Because I live in America--I live in the United States.  And I know so many couples, both young and old, who's entire lives revolve around this very conversation. 

My friend Sabrina lives this conversation everyday.  She has three beautiful, young children.  A girl and two boys.  Her husband is an Oakland police officer.  Every day she sees him off to work, and everyday I'm sure she fears him not coming home.  She inspires me. Nearly everyday, I think of her.  How I would not be able endure that kind of stress, everyday. My friend Michelle lives in Georgia.  She has eleven beautiful children.  She also endures this stress everyday, as her husband is a police officer in Georgia.  She, too, I'm sure fears his not coming home everyday

My sister-in-law Angie lives this fear.  Her husband--my twin brother--serves in the National Guard.  Recently, he left for three weeks of intense military training, with weapons and large military vehicles. They were at Fort Hood, training in dangerously high heat.  I'm sure, everyday, she would worry about his safety.  I'm sure, at least a few times during those three weeks, she worried about him not coming home.  Because I did. 

I live this fear everyday, too.  I worry that my husband will die sometimes.  A lot of times.  We have conversations pretty frequently about his will, our wills.  About what would happen if he died on the job. 

Because my husband is an active duty Soldier in the U.S. Army.  And every wife on my street is a military spouse.  Wives of helicopter pilots, military police officers, former infantryman--they all live on my street.  As we've watched our children play together, we've talked about our back up plans, about what we would do if our husbands were killed on Active Duty.  And we all have a back up plan.  Because when those uniformed officers show up at your door with a Chaplain, you won't have time or the emotional stamina to get together a plan. 

You live in South America as a missionary.  You probably won't spend 20 years down there.  You'll probably mission elsewhere eventually.  Maybe even back in the States.  But my friends and I, the police officer wives, firefighter wives, military wives--we will spend a lifetime living in fear.  The fear you said most couples probably don't have to discuss.  We have wills and power of attorneys and back up plans, just in case.  Because we live this everyday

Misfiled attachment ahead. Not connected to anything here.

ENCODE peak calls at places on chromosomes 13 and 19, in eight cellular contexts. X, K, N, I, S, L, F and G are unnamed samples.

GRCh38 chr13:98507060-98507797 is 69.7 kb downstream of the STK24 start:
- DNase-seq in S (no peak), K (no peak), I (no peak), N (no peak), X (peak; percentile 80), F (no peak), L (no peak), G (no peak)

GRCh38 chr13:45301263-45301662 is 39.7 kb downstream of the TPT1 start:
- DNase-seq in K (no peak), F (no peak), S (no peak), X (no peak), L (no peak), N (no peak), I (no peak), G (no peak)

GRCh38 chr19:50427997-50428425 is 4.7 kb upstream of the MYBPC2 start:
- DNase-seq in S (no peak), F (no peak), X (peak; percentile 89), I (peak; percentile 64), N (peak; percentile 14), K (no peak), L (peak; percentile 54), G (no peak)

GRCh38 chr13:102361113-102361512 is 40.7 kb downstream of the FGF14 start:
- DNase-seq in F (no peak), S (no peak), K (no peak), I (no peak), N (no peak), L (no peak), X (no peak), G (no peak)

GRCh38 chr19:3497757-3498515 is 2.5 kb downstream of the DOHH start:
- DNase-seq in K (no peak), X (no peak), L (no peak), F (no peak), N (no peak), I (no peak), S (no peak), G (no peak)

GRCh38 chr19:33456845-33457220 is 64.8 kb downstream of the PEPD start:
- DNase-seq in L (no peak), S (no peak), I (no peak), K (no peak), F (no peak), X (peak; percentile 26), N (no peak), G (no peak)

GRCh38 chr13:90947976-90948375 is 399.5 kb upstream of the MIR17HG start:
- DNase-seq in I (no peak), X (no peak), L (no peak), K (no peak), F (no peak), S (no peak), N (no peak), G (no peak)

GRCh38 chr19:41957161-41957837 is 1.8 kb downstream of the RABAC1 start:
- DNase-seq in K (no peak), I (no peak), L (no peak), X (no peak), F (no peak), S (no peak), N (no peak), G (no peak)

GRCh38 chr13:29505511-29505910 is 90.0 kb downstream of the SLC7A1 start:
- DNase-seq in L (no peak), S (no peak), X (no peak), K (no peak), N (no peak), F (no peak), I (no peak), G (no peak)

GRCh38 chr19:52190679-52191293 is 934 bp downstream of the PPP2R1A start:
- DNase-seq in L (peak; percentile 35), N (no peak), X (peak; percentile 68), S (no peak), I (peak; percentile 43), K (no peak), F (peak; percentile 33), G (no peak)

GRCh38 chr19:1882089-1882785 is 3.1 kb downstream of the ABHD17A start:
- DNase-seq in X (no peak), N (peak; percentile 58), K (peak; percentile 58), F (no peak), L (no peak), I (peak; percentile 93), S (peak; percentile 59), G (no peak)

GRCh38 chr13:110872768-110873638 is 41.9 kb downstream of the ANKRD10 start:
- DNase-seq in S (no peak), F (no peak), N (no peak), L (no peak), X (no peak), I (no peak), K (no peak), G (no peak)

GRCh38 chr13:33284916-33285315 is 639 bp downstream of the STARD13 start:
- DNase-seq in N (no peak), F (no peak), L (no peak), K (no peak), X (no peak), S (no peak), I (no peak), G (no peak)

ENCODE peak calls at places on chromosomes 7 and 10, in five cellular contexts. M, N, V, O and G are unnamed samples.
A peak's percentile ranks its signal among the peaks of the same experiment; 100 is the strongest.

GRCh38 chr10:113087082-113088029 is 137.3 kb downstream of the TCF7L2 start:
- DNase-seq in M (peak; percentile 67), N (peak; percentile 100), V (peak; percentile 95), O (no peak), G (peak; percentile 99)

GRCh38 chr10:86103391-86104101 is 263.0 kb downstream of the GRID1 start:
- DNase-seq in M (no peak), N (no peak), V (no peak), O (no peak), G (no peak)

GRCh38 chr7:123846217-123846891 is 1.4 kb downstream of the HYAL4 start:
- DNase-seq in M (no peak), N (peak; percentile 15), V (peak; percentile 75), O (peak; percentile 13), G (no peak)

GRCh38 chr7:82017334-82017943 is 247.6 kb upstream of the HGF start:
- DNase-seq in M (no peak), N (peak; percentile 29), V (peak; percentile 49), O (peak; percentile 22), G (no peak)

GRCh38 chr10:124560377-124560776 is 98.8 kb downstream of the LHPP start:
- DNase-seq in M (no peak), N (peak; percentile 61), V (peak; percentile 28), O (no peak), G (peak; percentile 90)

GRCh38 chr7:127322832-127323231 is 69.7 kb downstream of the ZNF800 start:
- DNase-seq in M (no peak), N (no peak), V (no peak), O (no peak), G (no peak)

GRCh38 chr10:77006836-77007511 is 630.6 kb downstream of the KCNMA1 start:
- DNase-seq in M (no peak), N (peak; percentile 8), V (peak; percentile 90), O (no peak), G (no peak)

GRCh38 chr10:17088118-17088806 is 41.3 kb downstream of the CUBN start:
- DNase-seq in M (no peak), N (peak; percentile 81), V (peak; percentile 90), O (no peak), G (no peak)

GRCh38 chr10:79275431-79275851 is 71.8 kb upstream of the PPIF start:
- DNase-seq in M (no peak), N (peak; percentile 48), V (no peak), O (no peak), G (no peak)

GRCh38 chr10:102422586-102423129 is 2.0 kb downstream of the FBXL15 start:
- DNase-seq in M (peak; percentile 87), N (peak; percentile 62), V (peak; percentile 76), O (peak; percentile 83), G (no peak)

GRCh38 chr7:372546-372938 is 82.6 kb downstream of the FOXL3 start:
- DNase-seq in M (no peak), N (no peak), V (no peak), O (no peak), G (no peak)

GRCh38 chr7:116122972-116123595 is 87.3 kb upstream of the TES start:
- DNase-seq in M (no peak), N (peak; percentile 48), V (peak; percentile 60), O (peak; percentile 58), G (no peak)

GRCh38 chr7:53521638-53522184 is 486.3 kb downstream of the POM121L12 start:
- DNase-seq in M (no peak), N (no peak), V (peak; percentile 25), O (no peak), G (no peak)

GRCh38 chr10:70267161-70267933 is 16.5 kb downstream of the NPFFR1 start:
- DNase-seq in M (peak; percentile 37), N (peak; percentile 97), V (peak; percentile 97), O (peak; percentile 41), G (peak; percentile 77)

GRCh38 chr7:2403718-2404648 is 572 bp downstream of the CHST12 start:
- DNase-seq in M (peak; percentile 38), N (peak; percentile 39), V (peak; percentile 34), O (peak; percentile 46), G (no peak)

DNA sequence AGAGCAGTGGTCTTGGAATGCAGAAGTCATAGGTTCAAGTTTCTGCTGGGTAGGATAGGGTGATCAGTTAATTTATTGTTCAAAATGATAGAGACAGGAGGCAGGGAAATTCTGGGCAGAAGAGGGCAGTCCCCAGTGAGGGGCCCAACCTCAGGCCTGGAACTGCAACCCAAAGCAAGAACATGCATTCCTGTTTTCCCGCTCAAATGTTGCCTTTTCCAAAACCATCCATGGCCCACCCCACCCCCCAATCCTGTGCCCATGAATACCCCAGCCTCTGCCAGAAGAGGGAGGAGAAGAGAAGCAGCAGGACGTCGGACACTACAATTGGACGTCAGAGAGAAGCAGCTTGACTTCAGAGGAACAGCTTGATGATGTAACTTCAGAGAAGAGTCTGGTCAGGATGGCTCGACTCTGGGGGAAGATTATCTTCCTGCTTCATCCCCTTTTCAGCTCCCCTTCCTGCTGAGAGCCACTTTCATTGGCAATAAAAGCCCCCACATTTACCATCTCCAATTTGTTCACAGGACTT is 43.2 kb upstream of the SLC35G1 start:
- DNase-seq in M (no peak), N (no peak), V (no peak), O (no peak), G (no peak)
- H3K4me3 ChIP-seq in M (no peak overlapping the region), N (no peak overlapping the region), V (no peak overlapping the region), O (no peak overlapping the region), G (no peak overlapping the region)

I'm happy for you that, if you were back in the United States, you wouldn't have to be talking about the what if's should your husband not walk in the door at the appointed hour.  I'm relieved for you that your life would not revolve around the possibility of him dying.  It's a hard life to live. I would wager though that, when you are home in your United States, milling around in your Arkansas, you likely are rubbing elbows with men and women who do live with this fear daily.  More couples, perhaps, than you realize. 

Because we are everywhere.  Living lives, silently praying everyday that we don't have to pull out those power of attorneys, put into action our back up plans. Hoping we never have to tell our young--or older--children that Daddy, Mommy isn't coming home that night.  That they aren't ever coming home.

Enjoy your safety in the United States.  Your comfort.  It's brought to you by a band of fearful, heroic young and old couples, silently going about our lives.  Everyday.

Wednesday, May 25, 2016

It's been awhile.  A long while.  I needed space, and quiet. It's been a crazy year and a half.